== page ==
Thursday, September 15, 2005


The growth of the older population is one of the most spectacular phenomena of present American history. Already there are more than 30 million Americans over age 65, and this number will double early in the next century. If we select age 50 as the start of later life, our older population, which now stands at about 65 million, will expand to more than 100 million before today's infants reach midlife. America has never witnessed anything like it-- call our era "The Aging Boom."

Even more interesting, the Baby Boom generation, which has made up the bulk of the youth component of our population since the early 1960s, is about to move from adulthood to age. Born between 1946 and 1964, the vanguard of this age cohort (to use the technical word designating a part of the population born during the same time period) will reach age 50 in 1996. Considering that many members of this generation reached adulthood during the youth rebellion of the 1960s and its aftermath, how will they live their senior years? Will the Baby Boomers manage to live a satisfying and well filled old age? One might hope so, but the answer rests, as it does for us all, less on hope than on the Baby Boomer's understanding of age.

At the threshold of the Aging Boom, Americans have an unhappy aversion to age-we remain a youth-oriented culture. Public opinion polls show that the majority of our population thinks of the elderly as deprived, and old age as a time of life when poverty, ill health, boredom, and loneliness prevail. This opinion is wrong, but it's what we think. Today we desperately need solid information about age so that we may achieve the fullest potential of the senior years. The present volume is dedicated to the task of filling the gap in America's understanding, of reversing the common opinion, by opening America to the rich possibilities of age. Written jointly by Hampton Roy, M.D., a physician, and Charles Russell, Ph.D., a social gerontologist, this encyclopedia is unique because it presents a medical and social/psychological perspective on age. From it the reader will learn the major elements of geriatric medicine that provide a key to health in later life, and the central facts about how older people live, feel, and think. The subjects of mental health, sexuality, the challenges of age, age in philosophy and literature, all these and many other topics that appear in this book show the way to a vital life in the senior years. Whether browsing here and there in a leisurely way or going through the volume systematically from beginning to end, the reader will come away vastly better informed about later life, and will, therefore, be more capable of living age to its fullest.

As the physician in this pair of authors I would like to acknowledge Kate Kelly, former editor at Facts On File, and Ray Powers, my agent, in their efforts to nurture the concept of this book. I am indebted to the many individuals who assisted with the preparation of this manuscript, including Renee Tindall, Anita Boyett, Kim Bridges, Anita Scott, Karen Montgomery, Mary Pennington, Sherry Mayer, Nora Rengers, Adrienne Hart, Auburn Steward, Alice Nicholson, Ruby Nichols, Cheryl Bridgers, Debbie Bentley, Louise Gear, and Mary Michelle Nichols.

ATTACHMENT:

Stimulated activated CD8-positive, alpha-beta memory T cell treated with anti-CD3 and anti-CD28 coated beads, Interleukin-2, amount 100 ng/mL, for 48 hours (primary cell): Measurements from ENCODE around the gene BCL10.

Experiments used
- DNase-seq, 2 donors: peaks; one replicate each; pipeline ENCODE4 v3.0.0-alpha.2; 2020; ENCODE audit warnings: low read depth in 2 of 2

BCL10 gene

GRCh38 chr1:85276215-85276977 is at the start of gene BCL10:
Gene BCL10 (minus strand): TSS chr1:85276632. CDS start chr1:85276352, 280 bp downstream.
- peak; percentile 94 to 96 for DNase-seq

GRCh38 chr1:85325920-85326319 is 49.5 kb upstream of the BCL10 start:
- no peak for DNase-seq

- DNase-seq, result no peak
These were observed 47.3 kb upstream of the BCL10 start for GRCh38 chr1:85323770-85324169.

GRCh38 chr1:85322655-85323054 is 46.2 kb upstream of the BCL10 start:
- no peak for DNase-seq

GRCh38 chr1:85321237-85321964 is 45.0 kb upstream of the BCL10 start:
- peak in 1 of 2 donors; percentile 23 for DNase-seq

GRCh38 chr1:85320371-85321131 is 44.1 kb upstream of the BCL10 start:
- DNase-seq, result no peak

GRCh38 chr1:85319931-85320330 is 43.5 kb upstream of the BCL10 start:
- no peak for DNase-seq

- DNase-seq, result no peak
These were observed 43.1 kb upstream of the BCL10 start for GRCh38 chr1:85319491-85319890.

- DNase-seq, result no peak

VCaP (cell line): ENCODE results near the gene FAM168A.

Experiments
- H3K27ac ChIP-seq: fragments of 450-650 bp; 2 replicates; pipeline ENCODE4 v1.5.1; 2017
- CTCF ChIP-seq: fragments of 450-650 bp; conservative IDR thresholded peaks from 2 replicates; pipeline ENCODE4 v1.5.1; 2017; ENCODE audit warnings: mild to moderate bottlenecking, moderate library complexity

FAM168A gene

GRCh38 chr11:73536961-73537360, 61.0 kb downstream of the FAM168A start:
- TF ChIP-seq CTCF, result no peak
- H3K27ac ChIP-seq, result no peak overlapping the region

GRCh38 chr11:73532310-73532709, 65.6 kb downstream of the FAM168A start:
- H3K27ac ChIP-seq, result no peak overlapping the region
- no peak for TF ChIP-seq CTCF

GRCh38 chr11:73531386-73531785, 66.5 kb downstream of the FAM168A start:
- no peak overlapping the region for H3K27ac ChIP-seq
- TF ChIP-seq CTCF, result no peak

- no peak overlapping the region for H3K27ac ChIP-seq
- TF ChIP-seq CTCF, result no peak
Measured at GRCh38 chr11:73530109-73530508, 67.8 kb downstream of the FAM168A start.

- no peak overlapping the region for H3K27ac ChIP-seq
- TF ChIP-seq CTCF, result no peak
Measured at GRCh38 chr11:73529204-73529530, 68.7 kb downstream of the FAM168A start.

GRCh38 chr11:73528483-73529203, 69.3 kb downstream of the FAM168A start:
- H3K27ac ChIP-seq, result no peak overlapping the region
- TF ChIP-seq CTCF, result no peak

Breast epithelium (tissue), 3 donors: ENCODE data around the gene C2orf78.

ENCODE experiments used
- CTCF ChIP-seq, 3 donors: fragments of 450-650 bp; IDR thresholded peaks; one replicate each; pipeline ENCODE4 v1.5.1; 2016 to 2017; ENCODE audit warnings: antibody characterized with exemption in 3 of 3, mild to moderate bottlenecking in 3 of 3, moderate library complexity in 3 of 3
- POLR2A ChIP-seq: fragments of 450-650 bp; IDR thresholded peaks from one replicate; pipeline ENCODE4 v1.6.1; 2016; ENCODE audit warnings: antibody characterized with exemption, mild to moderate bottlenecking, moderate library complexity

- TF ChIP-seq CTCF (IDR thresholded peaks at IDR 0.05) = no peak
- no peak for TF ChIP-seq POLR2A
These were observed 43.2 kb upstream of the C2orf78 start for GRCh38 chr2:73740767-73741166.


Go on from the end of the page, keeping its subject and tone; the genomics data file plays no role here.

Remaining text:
As the gerontologist in this pair of authors, I wish to acknowledge the outstanding social, psychological, humanistic, and practical work that has gone on in this important discipline over the past 50 years, and especially to thank those who trained and influenced me in the subject of gerontology: Dr. James Birren, former dean and Brookdale Distinguished Scholar at the Ethel Percy Andrus Gerontology Center, University of Southern California, and now at UCLA; Dr. Howard Rosencranz, Emeritus Professor of Gerontology at the University of Connecticut; and Dr. Nancy Sheehan, Coordinator of the Travelers Center on Aging at the University of Connecticut; Inger Megaard Russell, RN and diplomate in hospital administration, who before she married me served as the associate director of a large nursing home in Norway. I should also like to thank the faculty of the University of Connecticut who introduced me to the field of sociology and taught me its meaning and methods: Professors Mark Abrahamson, Gerold Heiss, Kenneth Hadden, Myra Marx Ferree, and Floyd Dotson.
But, equally, it is essential to acknowledge the millions of Americans who have helped to create the vast potential of modern aging. Starting with the architects of the Social Security program, they include all those who have helped to define age as a vital and important period of life. Readers should refer to Appendix II for a list of organizations that have contributed to this progress, but here we mention the AARP, the National Council on Aging, the federal agencies that provide funds for aging programs, especially the National Institute on Aging, the insurers and businesses that have set up retirement and pension plans, the architects, developers, and contractors who have created the burgeoning retirement communities and housing projects for the elderly, and the financiers who have had the foresight to supply funds for these projects-a unique feature of the American approach to aging is that much of the initiative has come from private enterprise, quite unlike Europe where the government has been the major actor. And, most of all, the older population itself deserves recognition-- it has been, and remains, a pioneer generation that is forging the way into a new world where Americans can live the last years of their lives as their very best years.

Hampton Roy, M.D.

Charles H. Russell, Ph.D.
Certified Gerontologist


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